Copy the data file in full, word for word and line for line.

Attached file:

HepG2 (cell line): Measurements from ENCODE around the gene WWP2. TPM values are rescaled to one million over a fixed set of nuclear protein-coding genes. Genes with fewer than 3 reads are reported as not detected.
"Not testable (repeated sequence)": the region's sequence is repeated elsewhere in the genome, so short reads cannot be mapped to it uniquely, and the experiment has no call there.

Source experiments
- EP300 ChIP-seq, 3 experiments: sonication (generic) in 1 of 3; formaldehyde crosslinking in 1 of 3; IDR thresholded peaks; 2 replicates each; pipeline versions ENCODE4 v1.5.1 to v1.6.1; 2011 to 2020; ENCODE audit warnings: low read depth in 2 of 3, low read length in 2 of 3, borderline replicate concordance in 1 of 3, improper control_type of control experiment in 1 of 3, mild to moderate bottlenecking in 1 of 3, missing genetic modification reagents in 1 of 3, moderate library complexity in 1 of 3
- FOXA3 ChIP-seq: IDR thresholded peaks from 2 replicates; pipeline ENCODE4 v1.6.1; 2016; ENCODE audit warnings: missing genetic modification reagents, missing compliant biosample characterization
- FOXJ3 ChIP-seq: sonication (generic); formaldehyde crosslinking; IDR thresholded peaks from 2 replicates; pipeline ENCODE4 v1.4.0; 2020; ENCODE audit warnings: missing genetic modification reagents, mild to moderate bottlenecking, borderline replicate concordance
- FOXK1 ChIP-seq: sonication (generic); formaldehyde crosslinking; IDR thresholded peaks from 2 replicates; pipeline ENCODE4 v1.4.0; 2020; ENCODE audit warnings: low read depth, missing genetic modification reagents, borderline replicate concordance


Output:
HepG2 (cell line): Measurements from ENCODE around the gene WWP2. TPM values are rescaled to one million over a fixed set of nuclear protein-coding genes. Genes with fewer than 3 reads are reported as not detected.
"Not testable (repeated sequence)": the region's sequence is repeated elsewhere in the genome, so short reads cannot be mapped to it uniquely, and the experiment has no call there.

Source experiments
- EP300 ChIP-seq, 3 experiments: sonication (generic) in 1 of 3; formaldehyde crosslinking in 1 of 3; IDR thresholded peaks; 2 replicates each; pipeline versions ENCODE4 v1.5.1 to v1.6.1; 2011 to 2020; ENCODE audit warnings: low read depth in 2 of 3, low read length in 2 of 3, borderline replicate concordance in 1 of 3, improper control_type of control experiment in 1 of 3, mild to moderate bottlenecking in 1 of 3, missing genetic modification reagents in 1 of 3, moderate library complexity in 1 of 3
- FOXA3 ChIP-seq: IDR thresholded peaks from 2 replicates; pipeline ENCODE4 v1.6.1; 2016; ENCODE audit warnings: missing genetic modification reagents, missing compliant biosample characterization
- FOXJ3 ChIP-seq: sonication (generic); formaldehyde crosslinking; IDR thresholded peaks from 2 replicates; pipeline ENCODE4 v1.4.0; 2020; ENCODE audit warnings: missing genetic modification reagents, mild to moderate bottlenecking, borderline replicate concordance
- FOXK1 ChIP-seq: sonication (generic); formaldehyde crosslinking; IDR thresholded peaks from 2 replicates; pipeline ENCODE4 v1.4.0; 2020; ENCODE audit warnings: low read depth, missing genetic modification reagents, borderline replicate concordance